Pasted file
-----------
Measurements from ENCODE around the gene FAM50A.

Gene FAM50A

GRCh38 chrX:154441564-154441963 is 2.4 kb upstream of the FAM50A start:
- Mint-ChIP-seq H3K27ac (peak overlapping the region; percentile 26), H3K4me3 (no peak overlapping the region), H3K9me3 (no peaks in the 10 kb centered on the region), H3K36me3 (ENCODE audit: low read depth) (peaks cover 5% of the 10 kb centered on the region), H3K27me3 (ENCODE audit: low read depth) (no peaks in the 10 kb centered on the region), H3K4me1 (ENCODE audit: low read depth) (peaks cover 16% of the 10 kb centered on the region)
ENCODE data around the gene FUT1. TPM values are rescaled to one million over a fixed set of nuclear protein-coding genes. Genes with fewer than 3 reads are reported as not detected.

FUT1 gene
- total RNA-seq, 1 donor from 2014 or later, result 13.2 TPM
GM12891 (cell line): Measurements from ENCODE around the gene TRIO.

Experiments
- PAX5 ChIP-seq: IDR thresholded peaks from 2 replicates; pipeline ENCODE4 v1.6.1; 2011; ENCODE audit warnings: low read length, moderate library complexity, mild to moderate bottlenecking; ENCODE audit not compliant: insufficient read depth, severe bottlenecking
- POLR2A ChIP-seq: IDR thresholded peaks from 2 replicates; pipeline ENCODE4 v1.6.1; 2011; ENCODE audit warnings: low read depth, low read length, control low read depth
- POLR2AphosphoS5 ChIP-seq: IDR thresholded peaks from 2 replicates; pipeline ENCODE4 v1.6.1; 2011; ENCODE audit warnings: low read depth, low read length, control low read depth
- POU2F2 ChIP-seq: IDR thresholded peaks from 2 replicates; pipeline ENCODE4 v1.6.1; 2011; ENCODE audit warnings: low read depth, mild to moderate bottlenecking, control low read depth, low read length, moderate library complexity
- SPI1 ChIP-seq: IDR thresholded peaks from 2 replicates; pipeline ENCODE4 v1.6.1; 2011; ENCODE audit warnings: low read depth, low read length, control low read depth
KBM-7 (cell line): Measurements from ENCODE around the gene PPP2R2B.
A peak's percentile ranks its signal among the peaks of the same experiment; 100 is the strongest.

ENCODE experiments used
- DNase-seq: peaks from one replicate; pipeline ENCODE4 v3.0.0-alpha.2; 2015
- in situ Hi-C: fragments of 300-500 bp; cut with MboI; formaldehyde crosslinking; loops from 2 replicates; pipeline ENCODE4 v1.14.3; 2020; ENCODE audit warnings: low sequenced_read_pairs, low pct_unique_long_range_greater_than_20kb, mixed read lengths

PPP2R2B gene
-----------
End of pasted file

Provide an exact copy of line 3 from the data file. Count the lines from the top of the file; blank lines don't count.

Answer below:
GRCh38 chrX:154441564-154441963 is 2.4 kb upstream of the FAM50A start: